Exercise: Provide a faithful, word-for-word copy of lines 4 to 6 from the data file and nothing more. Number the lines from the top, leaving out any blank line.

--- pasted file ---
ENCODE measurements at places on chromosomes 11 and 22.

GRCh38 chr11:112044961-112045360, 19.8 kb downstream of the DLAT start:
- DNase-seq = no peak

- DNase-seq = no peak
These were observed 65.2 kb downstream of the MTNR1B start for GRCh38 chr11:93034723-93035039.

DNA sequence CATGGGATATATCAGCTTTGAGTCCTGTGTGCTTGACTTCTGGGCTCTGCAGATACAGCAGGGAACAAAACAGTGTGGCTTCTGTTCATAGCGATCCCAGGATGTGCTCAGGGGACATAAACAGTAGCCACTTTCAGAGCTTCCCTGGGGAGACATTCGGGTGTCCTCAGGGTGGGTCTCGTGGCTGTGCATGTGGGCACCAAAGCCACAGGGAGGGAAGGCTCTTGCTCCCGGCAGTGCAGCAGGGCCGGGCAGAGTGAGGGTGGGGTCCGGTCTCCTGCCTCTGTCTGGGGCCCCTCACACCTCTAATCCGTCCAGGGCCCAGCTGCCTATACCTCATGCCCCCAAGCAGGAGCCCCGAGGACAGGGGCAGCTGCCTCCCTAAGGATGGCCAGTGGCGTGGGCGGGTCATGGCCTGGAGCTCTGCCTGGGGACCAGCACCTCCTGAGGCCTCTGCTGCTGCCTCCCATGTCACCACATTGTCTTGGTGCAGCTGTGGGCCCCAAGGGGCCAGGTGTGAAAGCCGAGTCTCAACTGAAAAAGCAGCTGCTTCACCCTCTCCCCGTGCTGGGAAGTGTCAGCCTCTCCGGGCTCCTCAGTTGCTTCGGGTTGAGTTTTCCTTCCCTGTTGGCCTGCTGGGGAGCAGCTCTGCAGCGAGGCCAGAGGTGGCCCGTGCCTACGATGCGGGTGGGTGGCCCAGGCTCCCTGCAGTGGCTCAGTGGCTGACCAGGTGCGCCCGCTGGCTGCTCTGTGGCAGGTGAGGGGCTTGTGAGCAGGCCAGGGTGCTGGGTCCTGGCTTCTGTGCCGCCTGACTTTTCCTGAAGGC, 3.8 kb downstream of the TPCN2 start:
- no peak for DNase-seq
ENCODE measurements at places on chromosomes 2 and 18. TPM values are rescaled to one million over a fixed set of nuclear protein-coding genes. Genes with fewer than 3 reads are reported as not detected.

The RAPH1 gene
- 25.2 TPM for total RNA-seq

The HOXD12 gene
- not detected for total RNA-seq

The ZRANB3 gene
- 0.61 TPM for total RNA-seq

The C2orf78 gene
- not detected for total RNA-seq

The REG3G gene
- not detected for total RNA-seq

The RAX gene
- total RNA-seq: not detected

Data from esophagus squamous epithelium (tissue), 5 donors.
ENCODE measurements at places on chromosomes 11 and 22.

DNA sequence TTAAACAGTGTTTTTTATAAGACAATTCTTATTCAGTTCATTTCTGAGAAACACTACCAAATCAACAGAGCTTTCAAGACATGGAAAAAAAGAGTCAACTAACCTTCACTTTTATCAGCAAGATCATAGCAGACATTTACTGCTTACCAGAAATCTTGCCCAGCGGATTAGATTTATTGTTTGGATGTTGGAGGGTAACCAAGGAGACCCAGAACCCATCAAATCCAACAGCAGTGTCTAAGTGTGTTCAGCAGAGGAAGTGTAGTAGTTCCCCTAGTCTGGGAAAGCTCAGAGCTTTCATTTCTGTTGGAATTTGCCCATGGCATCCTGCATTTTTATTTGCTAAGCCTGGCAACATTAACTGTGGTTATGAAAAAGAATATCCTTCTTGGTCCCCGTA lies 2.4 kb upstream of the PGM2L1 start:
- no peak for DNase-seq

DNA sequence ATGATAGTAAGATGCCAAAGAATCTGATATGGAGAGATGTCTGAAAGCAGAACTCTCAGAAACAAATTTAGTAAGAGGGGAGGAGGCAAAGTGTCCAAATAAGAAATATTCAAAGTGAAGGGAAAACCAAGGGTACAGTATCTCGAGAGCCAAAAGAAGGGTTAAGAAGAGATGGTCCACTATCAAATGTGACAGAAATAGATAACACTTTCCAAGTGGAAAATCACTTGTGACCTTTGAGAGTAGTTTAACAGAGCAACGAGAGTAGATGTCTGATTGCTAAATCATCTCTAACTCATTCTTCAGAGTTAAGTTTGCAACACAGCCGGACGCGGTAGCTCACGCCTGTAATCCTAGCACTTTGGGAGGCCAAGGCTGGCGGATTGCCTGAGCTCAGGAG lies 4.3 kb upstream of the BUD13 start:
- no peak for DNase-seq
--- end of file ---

- DNase-seq = no peak
These were observed 65.2 kb downstream of the MTNR1B start for GRCh38 chr11:93034723-93035039.

DNA sequence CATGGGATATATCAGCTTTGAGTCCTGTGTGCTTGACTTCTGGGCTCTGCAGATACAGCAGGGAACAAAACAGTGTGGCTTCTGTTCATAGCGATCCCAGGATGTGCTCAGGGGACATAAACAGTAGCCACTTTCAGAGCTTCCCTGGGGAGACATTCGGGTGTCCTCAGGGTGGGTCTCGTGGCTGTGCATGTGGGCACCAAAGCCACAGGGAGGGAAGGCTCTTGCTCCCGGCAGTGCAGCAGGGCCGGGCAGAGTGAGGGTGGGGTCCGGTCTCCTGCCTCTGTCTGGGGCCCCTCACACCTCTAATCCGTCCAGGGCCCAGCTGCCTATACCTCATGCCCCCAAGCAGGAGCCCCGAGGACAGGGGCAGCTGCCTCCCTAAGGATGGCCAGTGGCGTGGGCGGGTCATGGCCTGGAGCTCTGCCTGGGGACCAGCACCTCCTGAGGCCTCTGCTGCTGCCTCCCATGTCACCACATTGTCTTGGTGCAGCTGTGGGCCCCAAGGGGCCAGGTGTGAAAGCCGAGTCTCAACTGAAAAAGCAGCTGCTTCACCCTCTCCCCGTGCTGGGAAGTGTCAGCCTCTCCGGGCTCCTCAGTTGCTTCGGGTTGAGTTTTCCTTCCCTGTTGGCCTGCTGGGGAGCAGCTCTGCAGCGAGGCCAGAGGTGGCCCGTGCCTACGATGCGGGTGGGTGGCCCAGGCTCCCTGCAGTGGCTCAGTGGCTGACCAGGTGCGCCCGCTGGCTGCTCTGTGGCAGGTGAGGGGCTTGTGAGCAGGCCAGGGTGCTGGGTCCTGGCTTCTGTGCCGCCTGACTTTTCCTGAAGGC, 3.8 kb downstream of the TPCN2 start: